I don't know exactly what a good rate is, but a seriously falling exchange rate, which I feel is the future post-Brexit, is NOT good, surely. Exports have increased since the referendum, but are they seriously closing the BOP gap?
Yes, together with import substitution, that is indeed what's happening. And I see no reason why the exchange rate should necessarily continue to fall, just because of Brexit. If that were true, then we would see the Euro continuing to strengthen against all other countries, which clearly isn't the case. And note, the recent strengthening in the Euro is as much the result of their appalling past performance as any current strength.
the rate is not continuing to fall, and I don't think anyone is claiming that it is, so your comments are not relevant. But if Brexit goes wrong, and there are so many reasons why it should, then I imagine that sterling will start to fall again
Nick wrote:
Nick wrote:So why would a cut in tariffs lead to higher unemployment?
it wouldn't, but what I meant was that this idyllic future that you propose will have been obtained via Brexit and loss of the access to the Single Market which we currently enjoy, and THAT is likely to lead to higher unemployment
...except that the supply of labour will not be as bountious as before.
which itself is likely to cause problems and is hardly the good economics which you espouse - instead it is the triumph of politics over economics; can you not see how inconsistent you are here?
Nick wrote:
Nick wrote:What costs of free trade? And how is it comparable with the arbitrary change in asset prices caused by immigration which hit the poor so very very hard. Never mind a couple of percentage points, we are talking tens of percentage points!
but - and I assume that you mean house prices - this is a matter which government could and should tackle by increasing housing supply.
Yes, I did mean house prices. Unfortunately, people rather dislike that suggestion overall. NIMBYism is a real thing.
agree on the last point, but nevertheless it could be done given the will; there are many brownfield sites which could be used (but I don't want to get into an argument about housing policy)
Nick wrote:
Government can deal with housing shortages,
...but haven't...
but it cannot easily increase the number of economically active members of the UK population, and that is a demographic problem affecting not just Britain but much of the rich world.
It's done so in recent years, perhaps at the expense of growth, so there's some scope for improvement. But can we in all honesty continue by depriving the rest of the world? When all it does is to kick the can down the road for a generation?why are we depriving the world?
Migrants send remittance payments back home. Again, you seem to be dubious about allowing people to make the most of their economic opportunities - just so inconsistent with your general outlook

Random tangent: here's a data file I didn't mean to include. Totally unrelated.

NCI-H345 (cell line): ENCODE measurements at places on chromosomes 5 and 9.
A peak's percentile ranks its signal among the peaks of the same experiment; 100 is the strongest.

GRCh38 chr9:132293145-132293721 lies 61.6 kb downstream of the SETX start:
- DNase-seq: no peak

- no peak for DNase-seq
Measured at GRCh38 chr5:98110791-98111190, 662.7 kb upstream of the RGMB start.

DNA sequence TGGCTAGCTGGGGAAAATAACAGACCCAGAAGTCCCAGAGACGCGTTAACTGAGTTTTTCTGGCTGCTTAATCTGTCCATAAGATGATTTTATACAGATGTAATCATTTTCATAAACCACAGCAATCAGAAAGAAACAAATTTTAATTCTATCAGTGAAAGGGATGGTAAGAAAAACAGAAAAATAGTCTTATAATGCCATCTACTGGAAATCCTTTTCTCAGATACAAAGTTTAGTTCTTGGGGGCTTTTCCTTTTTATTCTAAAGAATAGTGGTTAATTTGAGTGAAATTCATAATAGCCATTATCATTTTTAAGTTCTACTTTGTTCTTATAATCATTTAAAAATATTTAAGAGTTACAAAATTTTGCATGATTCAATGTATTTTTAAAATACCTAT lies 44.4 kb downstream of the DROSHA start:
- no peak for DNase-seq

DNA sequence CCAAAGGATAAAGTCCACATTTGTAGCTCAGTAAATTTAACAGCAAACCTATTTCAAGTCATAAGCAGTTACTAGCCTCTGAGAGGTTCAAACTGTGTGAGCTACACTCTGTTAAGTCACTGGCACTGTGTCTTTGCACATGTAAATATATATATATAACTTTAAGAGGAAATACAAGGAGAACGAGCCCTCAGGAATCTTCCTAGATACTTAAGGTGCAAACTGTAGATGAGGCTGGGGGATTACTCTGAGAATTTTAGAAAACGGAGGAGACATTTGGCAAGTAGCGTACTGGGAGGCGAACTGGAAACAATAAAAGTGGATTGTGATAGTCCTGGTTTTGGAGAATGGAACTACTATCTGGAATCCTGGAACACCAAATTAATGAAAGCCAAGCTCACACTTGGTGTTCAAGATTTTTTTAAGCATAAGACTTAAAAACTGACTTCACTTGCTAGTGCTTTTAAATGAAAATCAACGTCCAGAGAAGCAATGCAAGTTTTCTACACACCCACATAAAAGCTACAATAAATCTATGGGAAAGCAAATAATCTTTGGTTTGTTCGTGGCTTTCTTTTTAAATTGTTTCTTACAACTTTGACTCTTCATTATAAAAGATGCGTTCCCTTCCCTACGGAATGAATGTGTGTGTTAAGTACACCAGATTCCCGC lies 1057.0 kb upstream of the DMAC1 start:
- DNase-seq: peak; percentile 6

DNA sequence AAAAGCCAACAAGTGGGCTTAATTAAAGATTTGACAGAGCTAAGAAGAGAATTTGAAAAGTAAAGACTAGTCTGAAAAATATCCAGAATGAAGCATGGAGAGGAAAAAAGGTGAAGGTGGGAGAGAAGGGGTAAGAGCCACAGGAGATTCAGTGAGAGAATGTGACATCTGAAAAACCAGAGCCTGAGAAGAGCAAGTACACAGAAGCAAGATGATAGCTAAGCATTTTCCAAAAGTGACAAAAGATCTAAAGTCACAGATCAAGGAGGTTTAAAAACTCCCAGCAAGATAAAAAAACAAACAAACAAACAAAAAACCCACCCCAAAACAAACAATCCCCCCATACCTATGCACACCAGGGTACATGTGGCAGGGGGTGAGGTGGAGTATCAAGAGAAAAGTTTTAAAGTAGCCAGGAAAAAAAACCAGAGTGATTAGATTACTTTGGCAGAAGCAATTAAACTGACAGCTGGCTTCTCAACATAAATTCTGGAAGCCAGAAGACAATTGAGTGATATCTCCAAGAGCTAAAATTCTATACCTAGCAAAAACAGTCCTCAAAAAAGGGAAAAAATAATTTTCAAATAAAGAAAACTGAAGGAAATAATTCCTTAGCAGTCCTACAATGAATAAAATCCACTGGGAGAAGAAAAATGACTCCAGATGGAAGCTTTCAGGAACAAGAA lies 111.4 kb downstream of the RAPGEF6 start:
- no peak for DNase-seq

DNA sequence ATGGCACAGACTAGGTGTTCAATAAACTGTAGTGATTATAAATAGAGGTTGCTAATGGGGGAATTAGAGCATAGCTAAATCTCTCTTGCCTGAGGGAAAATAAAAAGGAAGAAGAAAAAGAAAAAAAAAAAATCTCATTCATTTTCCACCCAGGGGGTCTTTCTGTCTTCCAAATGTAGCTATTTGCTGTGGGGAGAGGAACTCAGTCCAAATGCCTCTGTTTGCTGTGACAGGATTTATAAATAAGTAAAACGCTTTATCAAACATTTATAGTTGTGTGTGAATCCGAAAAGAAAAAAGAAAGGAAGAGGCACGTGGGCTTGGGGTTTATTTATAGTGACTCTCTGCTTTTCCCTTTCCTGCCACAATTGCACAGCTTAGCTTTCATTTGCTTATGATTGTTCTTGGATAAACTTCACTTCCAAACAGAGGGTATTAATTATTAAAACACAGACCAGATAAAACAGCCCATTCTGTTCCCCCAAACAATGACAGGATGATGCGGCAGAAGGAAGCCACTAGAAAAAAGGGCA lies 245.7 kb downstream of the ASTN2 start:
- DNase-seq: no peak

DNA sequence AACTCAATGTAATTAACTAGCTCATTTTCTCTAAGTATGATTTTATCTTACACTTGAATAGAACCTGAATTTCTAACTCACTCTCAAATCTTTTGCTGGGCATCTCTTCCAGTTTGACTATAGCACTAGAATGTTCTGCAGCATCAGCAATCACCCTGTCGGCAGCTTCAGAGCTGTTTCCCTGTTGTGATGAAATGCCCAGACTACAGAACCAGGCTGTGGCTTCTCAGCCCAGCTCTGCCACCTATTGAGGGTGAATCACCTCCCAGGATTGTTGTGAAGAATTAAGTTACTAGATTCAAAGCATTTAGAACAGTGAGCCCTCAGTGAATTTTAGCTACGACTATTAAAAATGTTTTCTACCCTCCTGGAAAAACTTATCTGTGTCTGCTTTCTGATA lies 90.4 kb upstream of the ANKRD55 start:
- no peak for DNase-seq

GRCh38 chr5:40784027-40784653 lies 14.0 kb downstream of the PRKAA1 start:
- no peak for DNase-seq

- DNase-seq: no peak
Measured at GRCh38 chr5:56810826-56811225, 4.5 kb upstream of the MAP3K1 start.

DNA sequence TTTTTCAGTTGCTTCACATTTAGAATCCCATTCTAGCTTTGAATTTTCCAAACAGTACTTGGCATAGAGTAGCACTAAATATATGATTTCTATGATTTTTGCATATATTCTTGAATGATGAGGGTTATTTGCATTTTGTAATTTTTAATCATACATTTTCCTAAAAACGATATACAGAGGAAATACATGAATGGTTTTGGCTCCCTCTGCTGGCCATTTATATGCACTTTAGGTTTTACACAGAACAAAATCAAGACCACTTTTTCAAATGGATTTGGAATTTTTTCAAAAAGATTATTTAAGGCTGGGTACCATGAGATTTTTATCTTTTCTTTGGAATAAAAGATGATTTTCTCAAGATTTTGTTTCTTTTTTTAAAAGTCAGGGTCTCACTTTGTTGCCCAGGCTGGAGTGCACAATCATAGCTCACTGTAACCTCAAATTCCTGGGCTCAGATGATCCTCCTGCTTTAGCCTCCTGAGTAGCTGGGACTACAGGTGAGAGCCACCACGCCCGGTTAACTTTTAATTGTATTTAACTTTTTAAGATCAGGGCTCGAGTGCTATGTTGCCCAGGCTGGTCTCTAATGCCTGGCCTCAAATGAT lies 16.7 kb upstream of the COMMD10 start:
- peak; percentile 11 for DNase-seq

Nick wrote:
Yes, population growth, whether from immigration or not, is obviously going to increase pressure on housing prices, but then, the consensus is that we need immigation because we are an ageing population with too many oldies - like me, and your good self in good time!
We can choose to allow carers in if we want to, but it doesn't resolve the problem in the end, does it?
when does "the end" come? Ever? What is "the end"? As Keynes said, in the long run we are all dead
Nick wrote:
Nick wrote:As Alan has said so often, its not for me to justify, it's for Dunt. He doesn't. But at its simplest, if a reduction in tariffs wouldn't reduce prices by a corresponding amount, why don't the suppliers increase their prices now, since by doing so, they would increase their marginal revenue, even if sales fell by volume. It's all to do with the slope of the curves. So! Evidence please!
I cannot provide proper evidence, but I remember that soon after the referendum, supermarkets were attempting to shield consumers from the fall in the pound by taking the shock themselves. God, Nick, you really believe this stuff about curves, don't you? :D
Yes :D Short term loss leaders by supermarkets, eh? Doesn't last.
we'll see, and I actually thought that a loss leader was a product used to publicise others even though it makes a loss
Nick wrote:
Nick wrote:...which are linked.
in some way no doubt, but it does not follow that a significant adverse effect on employment needs a significant fall in import prices - simply because we live in an economy which is in a sense competitive and in which marginal changes in prices can have substantial effects on decision making. If domestic producers are believed to be unable to compete with foreign ones on a continuing basis, then decisions may well be made which will affect investment in those industries, and hence employment.
Certainly, in the short term but that is how economies grow, by getting people to move to other economic areas where they are needed. Or should we have protected the jobs of telephonists, say? If technology had remained at 1945 levels, BT would have to employ every single school-leaver! Great for employment, but....!
haha - yes moving to areas where they are needed - like other countries!
Nick wrote:
Nick wrote:Certainly exports need to be won, but a sure way of losing exports is to protect your own market, thus stifling competition and innovation, which is what tariffs do.
cloud-cuckoo-land thinking. Look, I read enough of Paul Samuelson all those years ago to be convinced that in cloud-cuckoo-land we would all be better off without tariffs. I happen to think that Ian Dunt's argument, in his book rather than the article, has some merit - this is to the effect that for Britain to unilaterally drop all tariffs is equivalent to a duellist dropping his gun and then challenging his opponent to fire!